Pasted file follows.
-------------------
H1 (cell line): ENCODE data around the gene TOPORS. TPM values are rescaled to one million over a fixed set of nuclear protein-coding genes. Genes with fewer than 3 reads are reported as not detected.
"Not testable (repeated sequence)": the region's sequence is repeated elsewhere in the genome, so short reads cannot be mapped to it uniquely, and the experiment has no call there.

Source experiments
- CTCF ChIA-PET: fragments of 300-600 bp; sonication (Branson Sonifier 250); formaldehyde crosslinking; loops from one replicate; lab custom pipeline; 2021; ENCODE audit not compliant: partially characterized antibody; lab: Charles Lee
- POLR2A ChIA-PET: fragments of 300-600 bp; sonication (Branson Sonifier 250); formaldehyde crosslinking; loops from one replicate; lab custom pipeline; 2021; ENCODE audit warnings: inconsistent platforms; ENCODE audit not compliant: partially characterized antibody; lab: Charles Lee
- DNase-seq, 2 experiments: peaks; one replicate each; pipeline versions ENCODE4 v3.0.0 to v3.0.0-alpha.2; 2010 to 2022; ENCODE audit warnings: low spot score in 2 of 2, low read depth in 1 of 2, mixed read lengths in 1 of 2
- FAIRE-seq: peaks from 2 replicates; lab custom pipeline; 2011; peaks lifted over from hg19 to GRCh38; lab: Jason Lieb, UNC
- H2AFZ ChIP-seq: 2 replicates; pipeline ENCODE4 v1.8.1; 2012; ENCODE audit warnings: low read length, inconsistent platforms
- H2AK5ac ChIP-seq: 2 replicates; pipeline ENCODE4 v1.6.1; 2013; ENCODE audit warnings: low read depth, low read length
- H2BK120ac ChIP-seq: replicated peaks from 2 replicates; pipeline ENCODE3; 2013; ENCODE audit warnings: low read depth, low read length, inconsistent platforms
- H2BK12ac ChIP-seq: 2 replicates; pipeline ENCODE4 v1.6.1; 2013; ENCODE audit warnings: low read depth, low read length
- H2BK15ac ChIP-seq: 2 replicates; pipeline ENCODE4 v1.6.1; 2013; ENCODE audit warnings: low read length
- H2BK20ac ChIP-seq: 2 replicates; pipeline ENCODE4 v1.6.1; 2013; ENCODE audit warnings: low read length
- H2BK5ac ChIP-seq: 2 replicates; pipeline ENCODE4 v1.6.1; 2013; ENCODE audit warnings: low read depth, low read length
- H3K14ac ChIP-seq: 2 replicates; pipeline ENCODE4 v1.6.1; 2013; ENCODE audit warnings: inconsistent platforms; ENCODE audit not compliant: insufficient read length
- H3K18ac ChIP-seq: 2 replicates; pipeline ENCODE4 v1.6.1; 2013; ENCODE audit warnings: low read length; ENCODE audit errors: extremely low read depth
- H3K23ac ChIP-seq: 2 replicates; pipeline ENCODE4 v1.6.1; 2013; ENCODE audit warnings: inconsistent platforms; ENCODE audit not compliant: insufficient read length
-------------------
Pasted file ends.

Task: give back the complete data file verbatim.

H1 (cell line): ENCODE data around the gene TOPORS. TPM values are rescaled to one million over a fixed set of nuclear protein-coding genes. Genes with fewer than 3 reads are reported as not detected.
"Not testable (repeated sequence)": the region's sequence is repeated elsewhere in the genome, so short reads cannot be mapped to it uniquely, and the experiment has no call there.

Source experiments
- CTCF ChIA-PET: fragments of 300-600 bp; sonication (Branson Sonifier 250); formaldehyde crosslinking; loops from one replicate; lab custom pipeline; 2021; ENCODE audit not compliant: partially characterized antibody; lab: Charles Lee
- POLR2A ChIA-PET: fragments of 300-600 bp; sonication (Branson Sonifier 250); formaldehyde crosslinking; loops from one replicate; lab custom pipeline; 2021; ENCODE audit warnings: inconsistent platforms; ENCODE audit not compliant: partially characterized antibody; lab: Charles Lee
- DNase-seq, 2 experiments: peaks; one replicate each; pipeline versions ENCODE4 v3.0.0 to v3.0.0-alpha.2; 2010 to 2022; ENCODE audit warnings: low spot score in 2 of 2, low read depth in 1 of 2, mixed read lengths in 1 of 2
- FAIRE-seq: peaks from 2 replicates; lab custom pipeline; 2011; peaks lifted over from hg19 to GRCh38; lab: Jason Lieb, UNC
- H2AFZ ChIP-seq: 2 replicates; pipeline ENCODE4 v1.8.1; 2012; ENCODE audit warnings: low read length, inconsistent platforms
- H2AK5ac ChIP-seq: 2 replicates; pipeline ENCODE4 v1.6.1; 2013; ENCODE audit warnings: low read depth, low read length
- H2BK120ac ChIP-seq: replicated peaks from 2 replicates; pipeline ENCODE3; 2013; ENCODE audit warnings: low read depth, low read length, inconsistent platforms
- H2BK12ac ChIP-seq: 2 replicates; pipeline ENCODE4 v1.6.1; 2013; ENCODE audit warnings: low read depth, low read length
- H2BK15ac ChIP-seq: 2 replicates; pipeline ENCODE4 v1.6.1; 2013; ENCODE audit warnings: low read length
- H2BK20ac ChIP-seq: 2 replicates; pipeline ENCODE4 v1.6.1; 2013; ENCODE audit warnings: low read length
- H2BK5ac ChIP-seq: 2 replicates; pipeline ENCODE4 v1.6.1; 2013; ENCODE audit warnings: low read depth, low read length
- H3K14ac ChIP-seq: 2 replicates; pipeline ENCODE4 v1.6.1; 2013; ENCODE audit warnings: inconsistent platforms; ENCODE audit not compliant: insufficient read length
- H3K18ac ChIP-seq: 2 replicates; pipeline ENCODE4 v1.6.1; 2013; ENCODE audit warnings: low read length; ENCODE audit errors: extremely low read depth
- H3K23ac ChIP-seq: 2 replicates; pipeline ENCODE4 v1.6.1; 2013; ENCODE audit warnings: inconsistent platforms; ENCODE audit not compliant: insufficient read length